Chapter Four, The Spiritual Realm

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In Chapter Four, The Spiritual Realm, of John Barker’s novel “Ancestral Lines, the Maisin of Papua New Guinea and the Fate of the Rainforest”, Barker explores the theme of religion within the Maisin culture. Dividing the chapter into sections, Barker lays out the foundations of the Maisin religion which takes into consideration both Christianity and Sorcery, which can best be described through the quotation “Sunday Christians, Monday Sorcerers (Kahn 1983)” (Barker 2008:131). In terms of sorcery, the Maisin saw it as an evil expression of retaliation though no one outwardly admits to such crimes, therefore he learns that it is more used to explain misfortunate events. Despite this, it’s noted that the fear of sorcery keeps a social balance,…show more content…
For instance, Barker makes a note of pointing out that prayers and bible reading are all conducted in English, which connects to the idea of historical linguistics mentioned in Hedican’s novel. In this section Hedican explains that languages change over time and incorporates new ways of speaking. This such idea is true for the Maisin as they are subject to learning English to understand the teachings of missionaries and priests. In addition, in reference to the culture section of Social Anthropology, Hedican’s mentions that one type of “culture change involves contact with other societies” (Hedican 2012:13). This idea is seen in Ancestral Lines as Barker’s main focus is on how Christianity has affected the Maisin culture, and what he learns is that the Maisin have adapted the western religion into their everyday culture. To close, the ideas from Hedican’s novel about how societies are always adapting and changing, are directly related to the key points in the fourth chapter of Barker’s novel, as he concludes that Christianity has changed much of the Maisin’s way of…show more content…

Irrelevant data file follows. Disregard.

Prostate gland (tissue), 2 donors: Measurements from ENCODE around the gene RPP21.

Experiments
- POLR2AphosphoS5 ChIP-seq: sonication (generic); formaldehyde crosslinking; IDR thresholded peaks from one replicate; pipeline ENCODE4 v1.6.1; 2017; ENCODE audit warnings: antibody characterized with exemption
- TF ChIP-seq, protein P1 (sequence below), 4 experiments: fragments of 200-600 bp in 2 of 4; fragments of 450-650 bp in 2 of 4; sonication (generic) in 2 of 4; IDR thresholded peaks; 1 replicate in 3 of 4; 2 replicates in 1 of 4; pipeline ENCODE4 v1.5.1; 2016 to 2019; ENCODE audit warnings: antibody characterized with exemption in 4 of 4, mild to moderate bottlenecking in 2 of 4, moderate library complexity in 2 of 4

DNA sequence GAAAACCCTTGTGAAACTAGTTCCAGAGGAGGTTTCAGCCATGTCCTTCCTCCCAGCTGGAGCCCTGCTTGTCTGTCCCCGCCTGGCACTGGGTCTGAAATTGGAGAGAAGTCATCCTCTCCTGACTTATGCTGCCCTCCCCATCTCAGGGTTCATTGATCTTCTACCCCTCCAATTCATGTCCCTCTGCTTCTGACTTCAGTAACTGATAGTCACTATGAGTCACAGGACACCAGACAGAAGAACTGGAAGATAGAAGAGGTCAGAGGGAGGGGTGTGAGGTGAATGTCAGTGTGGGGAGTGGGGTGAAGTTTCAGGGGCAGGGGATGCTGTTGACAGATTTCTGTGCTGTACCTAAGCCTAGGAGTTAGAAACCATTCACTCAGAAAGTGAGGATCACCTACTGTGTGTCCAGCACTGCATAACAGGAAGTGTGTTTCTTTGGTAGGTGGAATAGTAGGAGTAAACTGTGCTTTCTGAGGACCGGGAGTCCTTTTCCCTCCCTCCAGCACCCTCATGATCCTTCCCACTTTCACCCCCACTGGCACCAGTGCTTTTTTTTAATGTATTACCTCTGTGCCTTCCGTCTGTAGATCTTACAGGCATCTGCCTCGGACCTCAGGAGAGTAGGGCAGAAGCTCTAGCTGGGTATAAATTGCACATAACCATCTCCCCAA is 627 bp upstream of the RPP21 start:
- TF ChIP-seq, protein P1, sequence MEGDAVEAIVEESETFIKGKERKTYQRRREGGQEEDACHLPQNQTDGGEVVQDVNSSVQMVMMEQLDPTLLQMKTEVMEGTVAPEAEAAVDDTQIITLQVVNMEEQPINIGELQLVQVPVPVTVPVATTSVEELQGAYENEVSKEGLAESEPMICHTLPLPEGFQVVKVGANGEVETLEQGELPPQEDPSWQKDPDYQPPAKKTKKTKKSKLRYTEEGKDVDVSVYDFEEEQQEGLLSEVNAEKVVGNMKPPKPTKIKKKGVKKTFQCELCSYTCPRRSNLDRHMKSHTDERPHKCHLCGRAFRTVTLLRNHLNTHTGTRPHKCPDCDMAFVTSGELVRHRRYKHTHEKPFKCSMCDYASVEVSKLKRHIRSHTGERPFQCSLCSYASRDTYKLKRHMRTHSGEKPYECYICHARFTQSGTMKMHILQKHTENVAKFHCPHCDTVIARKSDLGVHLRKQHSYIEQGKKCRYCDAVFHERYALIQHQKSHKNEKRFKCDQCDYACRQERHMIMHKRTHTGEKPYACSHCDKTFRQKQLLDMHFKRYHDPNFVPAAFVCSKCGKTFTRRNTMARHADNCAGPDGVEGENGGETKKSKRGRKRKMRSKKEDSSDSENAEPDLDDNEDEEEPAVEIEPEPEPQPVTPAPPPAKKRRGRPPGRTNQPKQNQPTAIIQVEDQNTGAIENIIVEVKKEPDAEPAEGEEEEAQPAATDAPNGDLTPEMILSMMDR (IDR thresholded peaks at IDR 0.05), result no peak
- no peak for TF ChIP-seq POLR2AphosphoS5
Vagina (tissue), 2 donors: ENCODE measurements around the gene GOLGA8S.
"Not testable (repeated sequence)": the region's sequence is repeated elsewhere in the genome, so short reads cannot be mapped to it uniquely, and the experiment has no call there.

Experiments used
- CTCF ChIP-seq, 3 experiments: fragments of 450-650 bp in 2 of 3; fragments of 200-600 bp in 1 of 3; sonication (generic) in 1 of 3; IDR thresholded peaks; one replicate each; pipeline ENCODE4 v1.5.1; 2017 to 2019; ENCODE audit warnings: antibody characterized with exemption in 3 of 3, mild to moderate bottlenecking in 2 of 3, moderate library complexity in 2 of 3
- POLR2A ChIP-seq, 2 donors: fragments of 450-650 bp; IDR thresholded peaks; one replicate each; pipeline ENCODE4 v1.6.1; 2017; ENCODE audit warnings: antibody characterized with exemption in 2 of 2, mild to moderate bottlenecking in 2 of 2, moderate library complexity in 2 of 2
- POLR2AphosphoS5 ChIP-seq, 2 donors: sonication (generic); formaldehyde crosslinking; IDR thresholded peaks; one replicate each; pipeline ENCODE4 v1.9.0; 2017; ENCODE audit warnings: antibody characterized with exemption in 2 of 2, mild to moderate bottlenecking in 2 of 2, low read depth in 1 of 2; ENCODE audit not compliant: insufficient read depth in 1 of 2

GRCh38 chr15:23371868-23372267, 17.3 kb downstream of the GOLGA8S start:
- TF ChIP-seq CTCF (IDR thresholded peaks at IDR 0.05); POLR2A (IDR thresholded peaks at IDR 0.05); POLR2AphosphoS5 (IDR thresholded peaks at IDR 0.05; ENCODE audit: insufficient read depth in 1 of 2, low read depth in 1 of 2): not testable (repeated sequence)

Ever since the first missionaries arrived in Uaiku, the Maisin had hoped they could end sorcery and for this reason it would make sense that eventually sorcery would become a thing of the past. In fact, in a way, sorcery has already become more of an idea then a practice due to the purge in 1997, when objects that were seen as being associated with sorcery were through to the sea. Furthermore, several families have grown to understand sorcery as an evil act that derives from satin himself, discouraging them from associating with it. However, despite these reasons some ideas associated with sorcery will probably always be a part of the Maisin culture. In addition to some believing that sorcerers must have a purpose if God was willing to create them, the fear of sorcery its self keeps villagers humble in their actions and behaviours. Therefore, even though sorcery is considered evil, this is one benefit of believing in its existence. Nevertheless, this small gain cannot outweigh the negatives, meaning that Christianity will almost certainly become the sole religion within the Maisin

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